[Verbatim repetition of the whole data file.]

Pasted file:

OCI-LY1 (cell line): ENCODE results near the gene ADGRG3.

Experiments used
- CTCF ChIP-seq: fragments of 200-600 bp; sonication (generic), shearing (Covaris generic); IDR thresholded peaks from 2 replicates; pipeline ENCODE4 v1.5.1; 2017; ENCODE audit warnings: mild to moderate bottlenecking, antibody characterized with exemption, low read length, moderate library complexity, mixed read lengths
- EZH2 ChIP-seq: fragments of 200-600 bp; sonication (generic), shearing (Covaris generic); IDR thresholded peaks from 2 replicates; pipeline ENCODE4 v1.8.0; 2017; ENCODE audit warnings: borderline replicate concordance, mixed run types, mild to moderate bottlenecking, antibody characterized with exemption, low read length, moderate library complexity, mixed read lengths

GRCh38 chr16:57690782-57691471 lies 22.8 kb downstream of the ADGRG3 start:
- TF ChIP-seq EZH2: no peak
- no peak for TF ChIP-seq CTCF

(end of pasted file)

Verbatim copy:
OCI-LY1 (cell line): ENCODE results near the gene ADGRG3.

Experiments used
- CTCF ChIP-seq: fragments of 200-600 bp; sonication (generic), shearing (Covaris generic); IDR thresholded peaks from 2 replicates; pipeline ENCODE4 v1.5.1; 2017; ENCODE audit warnings: mild to moderate bottlenecking, antibody characterized with exemption, low read length, moderate library complexity, mixed read lengths
- EZH2 ChIP-seq: fragments of 200-600 bp; sonication (generic), shearing (Covaris generic); IDR thresholded peaks from 2 replicates; pipeline ENCODE4 v1.8.0; 2017; ENCODE audit warnings: borderline replicate concordance, mixed run types, mild to moderate bottlenecking, antibody characterized with exemption, low read length, moderate library complexity, mixed read lengths

GRCh38 chr16:57690782-57691471 lies 22.8 kb downstream of the ADGRG3 start:
- TF ChIP-seq EZH2: no peak
- no peak for TF ChIP-seq CTCF